The Operations Research Group analyzed U.S. ASW work in World War II, 1029-1030; ASW operations from Key West, Florida, during World War II, 1279-1280; experimental work done shortly after World War II by the Operational Development Force, 914; development in the 1940s of ahead-thrown weapons for surface ships, 943-946, 948-950, 1023; work by the Bureau of Ordnance in the late 1940s on an antisubmarine torpedo, 951-952; conversion of U.S. destroyers in the late 1940s to enhance their ASW capabilities, 949-950, 960-963; fleet sonar school at San Diego in the late 1940s, 953-960; concern over ASW conversions of destroyer escorts in the early 1950s, 1009-1012; U.S. multi-destroyer tactics used in the 1940s and 1950s against submarines, 959-960, 1022-1025; design of the Dealey (DE-1006)-class destroyer escorts in the early 1950s with Squid and Weapon A, 1013-1017; in the early 1950s the Operational Development Force had an antisubmarine detachment at Key West, Florida, 1022-1025; study in the early 1950s of the Soviet Navy's ability to interfere with NATO resupply operations in the Atlantic, 1040-1042; ASW exercise in the mid-1950s in the Western Pacific, 1151-1152; development of ASROC in the 1950s and testing in the 1960s, 1188-1189, 1377, 1409-1412, 1415-1420, 1434-1443; Task Group Charlie conducted ASW exercises in the Atlantic in the late 1950s, 1236-1244; in 1959 U.S. Task Force 88 conducted ASW exercises in company with South American navies, 1244-1258, 1263-1267; ASW exercises and operations off Key West, Florida, in the late 1950s-early 1960s, 1287, 1292-1293, 1295, 1300-1302, 1310-1311, 1318-1321; in May 1959 the U.S. submarine Grenadier (SS-525) surfaced a Soviet submarine near Iceland, 1290-1292; fleet sonar school at Key West in the late 1940s-early 1950s, 1293-1297; Antisubmarine Readiness Executive on the OpNav staff in 1960-61, 1323-1324, 1326-1345; U.S. actions against Soviet submarines during the Cuban Missile Crisis in 1962, 1333, 1343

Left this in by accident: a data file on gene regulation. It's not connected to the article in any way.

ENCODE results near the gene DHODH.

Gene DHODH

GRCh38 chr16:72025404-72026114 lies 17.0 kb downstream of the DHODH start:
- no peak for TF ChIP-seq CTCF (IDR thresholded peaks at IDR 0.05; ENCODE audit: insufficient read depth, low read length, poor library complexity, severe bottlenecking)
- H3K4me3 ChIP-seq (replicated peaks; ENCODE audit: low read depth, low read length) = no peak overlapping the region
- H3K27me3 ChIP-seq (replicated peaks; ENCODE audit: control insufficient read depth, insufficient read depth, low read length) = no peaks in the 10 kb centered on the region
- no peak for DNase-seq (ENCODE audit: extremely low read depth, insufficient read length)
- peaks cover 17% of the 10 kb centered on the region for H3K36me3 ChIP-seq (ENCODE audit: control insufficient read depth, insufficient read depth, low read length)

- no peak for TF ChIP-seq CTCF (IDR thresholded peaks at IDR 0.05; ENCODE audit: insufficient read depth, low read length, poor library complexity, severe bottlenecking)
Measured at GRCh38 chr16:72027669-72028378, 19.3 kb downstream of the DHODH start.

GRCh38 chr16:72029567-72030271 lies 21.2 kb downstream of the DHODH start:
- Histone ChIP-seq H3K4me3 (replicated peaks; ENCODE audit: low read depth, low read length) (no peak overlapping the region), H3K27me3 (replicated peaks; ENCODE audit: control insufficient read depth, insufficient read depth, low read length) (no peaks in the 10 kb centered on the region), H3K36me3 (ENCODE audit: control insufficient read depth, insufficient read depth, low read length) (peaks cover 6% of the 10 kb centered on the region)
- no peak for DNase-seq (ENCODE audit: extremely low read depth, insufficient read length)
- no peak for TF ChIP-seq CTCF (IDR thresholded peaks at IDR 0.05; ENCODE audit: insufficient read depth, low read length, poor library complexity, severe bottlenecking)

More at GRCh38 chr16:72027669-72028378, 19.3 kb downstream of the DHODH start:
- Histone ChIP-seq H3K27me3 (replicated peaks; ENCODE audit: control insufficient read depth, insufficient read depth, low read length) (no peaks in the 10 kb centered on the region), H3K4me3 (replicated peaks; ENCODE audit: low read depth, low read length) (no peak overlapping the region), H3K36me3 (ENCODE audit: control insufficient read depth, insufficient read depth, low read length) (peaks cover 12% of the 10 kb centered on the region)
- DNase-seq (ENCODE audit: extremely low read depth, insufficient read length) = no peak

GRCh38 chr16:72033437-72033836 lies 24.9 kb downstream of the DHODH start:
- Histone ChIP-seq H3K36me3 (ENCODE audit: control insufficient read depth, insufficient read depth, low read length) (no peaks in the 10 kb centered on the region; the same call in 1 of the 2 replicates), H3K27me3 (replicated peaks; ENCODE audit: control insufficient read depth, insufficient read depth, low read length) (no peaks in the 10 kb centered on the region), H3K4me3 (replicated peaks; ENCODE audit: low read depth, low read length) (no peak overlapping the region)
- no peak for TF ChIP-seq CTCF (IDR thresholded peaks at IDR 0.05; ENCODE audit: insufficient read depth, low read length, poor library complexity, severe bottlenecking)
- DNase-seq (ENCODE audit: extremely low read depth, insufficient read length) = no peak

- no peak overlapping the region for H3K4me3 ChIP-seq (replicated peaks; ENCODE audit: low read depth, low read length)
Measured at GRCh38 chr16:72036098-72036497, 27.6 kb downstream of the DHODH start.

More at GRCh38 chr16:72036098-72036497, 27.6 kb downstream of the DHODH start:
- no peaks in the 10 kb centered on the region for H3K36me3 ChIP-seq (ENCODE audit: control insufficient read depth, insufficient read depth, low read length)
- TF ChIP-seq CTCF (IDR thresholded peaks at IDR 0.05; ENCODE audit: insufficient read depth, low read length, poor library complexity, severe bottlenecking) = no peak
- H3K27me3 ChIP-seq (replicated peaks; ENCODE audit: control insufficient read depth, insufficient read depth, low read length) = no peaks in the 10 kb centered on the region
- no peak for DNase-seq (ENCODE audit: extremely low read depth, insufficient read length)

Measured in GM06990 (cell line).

(VADM Lloyd M. Mustin, Volume II)